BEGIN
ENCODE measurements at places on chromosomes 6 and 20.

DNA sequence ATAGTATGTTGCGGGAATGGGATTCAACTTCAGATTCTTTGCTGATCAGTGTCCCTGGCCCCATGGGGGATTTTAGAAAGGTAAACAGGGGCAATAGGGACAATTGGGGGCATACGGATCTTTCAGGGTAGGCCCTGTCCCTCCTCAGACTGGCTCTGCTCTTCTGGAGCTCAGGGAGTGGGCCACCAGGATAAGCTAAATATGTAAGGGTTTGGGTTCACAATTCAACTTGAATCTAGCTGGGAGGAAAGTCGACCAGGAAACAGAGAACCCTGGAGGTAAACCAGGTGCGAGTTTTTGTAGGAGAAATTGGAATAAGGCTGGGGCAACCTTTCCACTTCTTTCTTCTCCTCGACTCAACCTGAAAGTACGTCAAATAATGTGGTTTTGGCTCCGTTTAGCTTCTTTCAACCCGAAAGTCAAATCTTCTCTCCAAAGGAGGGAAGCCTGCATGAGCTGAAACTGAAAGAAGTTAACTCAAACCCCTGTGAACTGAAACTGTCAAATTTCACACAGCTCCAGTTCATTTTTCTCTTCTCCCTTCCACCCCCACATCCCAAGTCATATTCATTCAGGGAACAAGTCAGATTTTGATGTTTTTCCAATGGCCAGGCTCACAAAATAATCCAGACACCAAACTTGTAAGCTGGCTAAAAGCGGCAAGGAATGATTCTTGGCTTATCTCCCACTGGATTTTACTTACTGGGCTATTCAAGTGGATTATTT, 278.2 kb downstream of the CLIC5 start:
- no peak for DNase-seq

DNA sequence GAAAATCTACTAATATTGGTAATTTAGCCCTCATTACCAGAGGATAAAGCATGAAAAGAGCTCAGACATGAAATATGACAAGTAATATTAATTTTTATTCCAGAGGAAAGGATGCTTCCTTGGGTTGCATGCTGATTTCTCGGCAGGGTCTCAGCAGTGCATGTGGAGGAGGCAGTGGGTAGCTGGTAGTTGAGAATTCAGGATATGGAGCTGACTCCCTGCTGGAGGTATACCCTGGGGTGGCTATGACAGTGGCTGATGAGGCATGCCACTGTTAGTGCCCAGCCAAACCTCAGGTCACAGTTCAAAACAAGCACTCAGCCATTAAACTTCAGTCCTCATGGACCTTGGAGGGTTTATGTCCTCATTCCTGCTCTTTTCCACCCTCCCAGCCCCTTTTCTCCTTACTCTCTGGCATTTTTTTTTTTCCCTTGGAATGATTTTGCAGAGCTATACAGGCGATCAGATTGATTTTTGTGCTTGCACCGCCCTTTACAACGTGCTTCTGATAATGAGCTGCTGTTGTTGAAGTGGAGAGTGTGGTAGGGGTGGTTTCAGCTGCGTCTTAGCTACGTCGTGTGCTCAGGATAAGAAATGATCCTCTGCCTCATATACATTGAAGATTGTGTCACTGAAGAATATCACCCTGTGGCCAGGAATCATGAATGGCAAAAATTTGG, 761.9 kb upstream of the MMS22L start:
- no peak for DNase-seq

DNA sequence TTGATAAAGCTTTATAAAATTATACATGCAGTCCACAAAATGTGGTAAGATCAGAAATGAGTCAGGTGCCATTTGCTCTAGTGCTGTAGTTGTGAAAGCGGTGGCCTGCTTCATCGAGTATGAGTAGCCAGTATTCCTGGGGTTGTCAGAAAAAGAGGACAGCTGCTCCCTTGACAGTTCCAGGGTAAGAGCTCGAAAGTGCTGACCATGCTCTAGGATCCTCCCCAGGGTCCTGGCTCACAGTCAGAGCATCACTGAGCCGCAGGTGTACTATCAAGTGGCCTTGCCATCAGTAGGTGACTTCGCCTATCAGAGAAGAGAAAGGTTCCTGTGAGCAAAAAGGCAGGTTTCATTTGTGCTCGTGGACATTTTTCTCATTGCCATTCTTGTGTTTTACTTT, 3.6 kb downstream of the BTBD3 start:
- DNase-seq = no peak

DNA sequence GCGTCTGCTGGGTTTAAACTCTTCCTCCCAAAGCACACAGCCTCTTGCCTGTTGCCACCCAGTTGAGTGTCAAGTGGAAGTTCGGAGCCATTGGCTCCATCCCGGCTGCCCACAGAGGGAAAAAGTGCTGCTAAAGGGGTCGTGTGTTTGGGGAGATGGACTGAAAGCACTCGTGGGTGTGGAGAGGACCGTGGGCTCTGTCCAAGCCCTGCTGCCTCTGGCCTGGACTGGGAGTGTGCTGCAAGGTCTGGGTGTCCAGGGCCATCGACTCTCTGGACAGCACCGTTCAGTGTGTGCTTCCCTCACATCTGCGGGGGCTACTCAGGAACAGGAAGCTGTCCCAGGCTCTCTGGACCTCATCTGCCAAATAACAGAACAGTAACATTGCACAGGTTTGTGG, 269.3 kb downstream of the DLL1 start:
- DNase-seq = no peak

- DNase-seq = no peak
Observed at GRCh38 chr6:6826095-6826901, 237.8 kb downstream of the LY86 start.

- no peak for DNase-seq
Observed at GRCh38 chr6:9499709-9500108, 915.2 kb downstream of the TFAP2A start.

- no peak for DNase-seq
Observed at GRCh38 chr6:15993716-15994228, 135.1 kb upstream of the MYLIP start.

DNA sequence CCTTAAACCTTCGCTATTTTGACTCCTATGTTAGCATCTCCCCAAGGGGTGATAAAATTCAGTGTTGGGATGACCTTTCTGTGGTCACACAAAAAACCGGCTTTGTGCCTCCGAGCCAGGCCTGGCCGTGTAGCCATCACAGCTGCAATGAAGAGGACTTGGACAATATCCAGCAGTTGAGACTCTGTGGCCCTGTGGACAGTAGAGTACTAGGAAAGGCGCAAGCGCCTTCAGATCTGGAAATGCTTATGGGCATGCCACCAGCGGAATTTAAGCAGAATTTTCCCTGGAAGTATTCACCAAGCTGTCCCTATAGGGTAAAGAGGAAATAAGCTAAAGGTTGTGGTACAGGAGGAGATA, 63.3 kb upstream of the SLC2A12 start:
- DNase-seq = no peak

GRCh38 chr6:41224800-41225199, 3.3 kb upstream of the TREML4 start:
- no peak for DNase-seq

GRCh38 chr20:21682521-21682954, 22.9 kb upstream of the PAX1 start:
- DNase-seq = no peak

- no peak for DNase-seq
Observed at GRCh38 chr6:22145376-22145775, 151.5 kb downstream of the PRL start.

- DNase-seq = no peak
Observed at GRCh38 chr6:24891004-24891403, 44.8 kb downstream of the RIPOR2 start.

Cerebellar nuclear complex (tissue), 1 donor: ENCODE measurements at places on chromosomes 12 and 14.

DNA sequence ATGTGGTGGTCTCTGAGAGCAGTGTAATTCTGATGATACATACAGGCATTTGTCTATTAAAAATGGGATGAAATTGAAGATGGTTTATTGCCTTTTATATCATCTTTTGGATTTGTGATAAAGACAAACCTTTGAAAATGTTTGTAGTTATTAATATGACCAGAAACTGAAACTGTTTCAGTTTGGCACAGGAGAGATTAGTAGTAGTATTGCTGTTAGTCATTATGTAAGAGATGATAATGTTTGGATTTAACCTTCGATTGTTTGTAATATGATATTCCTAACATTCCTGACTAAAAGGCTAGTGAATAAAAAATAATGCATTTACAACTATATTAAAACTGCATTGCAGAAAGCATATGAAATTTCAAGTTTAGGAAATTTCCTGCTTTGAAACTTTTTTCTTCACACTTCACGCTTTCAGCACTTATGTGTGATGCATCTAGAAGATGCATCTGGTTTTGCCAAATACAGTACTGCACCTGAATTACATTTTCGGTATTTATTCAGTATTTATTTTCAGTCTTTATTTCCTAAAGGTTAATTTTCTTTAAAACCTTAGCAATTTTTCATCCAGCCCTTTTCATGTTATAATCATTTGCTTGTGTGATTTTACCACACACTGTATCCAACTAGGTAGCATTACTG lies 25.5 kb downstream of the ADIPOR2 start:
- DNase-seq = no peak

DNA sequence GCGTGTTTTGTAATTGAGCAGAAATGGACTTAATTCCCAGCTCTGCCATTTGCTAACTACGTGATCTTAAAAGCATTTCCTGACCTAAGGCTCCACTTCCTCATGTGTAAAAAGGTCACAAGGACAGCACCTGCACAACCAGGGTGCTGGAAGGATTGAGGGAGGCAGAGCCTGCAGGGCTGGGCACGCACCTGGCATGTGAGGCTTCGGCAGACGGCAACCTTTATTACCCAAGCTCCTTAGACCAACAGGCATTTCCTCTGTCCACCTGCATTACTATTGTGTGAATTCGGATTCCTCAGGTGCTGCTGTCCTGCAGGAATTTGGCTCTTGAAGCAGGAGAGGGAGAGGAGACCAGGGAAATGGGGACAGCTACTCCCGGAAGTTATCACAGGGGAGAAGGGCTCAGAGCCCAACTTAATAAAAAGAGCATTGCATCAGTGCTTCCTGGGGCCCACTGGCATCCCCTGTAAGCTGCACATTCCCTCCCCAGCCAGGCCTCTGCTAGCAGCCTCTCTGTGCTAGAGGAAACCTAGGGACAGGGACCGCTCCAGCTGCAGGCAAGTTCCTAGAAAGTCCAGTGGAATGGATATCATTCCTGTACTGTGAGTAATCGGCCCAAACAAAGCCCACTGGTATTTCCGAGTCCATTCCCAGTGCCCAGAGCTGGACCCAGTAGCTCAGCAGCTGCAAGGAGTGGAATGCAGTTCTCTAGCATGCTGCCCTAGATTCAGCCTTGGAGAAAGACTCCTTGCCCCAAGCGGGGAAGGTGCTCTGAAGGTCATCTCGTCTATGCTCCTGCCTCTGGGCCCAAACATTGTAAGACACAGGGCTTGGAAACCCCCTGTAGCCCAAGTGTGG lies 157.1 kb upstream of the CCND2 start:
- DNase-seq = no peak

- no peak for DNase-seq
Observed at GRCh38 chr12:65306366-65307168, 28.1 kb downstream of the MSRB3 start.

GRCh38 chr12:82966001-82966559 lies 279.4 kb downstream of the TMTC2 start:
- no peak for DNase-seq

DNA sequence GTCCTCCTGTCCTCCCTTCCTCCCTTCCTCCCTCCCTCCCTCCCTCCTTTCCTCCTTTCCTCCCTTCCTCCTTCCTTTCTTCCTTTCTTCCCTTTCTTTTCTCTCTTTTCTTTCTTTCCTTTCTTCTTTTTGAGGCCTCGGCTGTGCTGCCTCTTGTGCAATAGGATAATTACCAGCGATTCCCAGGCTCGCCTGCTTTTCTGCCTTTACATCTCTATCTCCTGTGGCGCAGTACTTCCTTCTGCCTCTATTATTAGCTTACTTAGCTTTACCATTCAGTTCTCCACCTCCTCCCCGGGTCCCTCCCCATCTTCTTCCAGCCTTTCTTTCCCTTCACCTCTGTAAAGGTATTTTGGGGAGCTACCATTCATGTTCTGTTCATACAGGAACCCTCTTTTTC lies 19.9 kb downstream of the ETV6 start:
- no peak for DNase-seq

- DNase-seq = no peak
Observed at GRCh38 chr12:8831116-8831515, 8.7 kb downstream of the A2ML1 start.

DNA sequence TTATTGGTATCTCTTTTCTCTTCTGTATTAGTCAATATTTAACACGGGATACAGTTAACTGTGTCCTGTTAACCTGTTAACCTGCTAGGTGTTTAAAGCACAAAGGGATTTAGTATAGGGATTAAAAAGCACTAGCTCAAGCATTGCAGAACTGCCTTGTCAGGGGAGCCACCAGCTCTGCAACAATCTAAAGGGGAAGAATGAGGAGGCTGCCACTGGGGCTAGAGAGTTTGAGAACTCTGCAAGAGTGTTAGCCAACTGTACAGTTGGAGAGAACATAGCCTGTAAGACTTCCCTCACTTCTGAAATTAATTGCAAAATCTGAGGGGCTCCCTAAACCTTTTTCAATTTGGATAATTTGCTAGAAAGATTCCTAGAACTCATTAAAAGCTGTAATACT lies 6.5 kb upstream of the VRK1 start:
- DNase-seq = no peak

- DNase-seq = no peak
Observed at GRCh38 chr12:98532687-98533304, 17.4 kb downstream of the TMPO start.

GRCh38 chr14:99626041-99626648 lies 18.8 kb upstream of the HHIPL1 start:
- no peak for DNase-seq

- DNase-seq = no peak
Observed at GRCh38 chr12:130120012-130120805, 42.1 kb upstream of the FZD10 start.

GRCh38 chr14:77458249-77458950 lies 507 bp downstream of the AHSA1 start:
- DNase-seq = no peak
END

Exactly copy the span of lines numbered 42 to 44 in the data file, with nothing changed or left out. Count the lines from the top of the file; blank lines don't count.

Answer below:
Observed at GRCh38 chr12:98532687-98533304, 17.4 kb downstream of the TMPO start.

GRCh38 chr14:99626041-99626648 lies 18.8 kb upstream of the HHIPL1 start:
- no peak for DNase-seq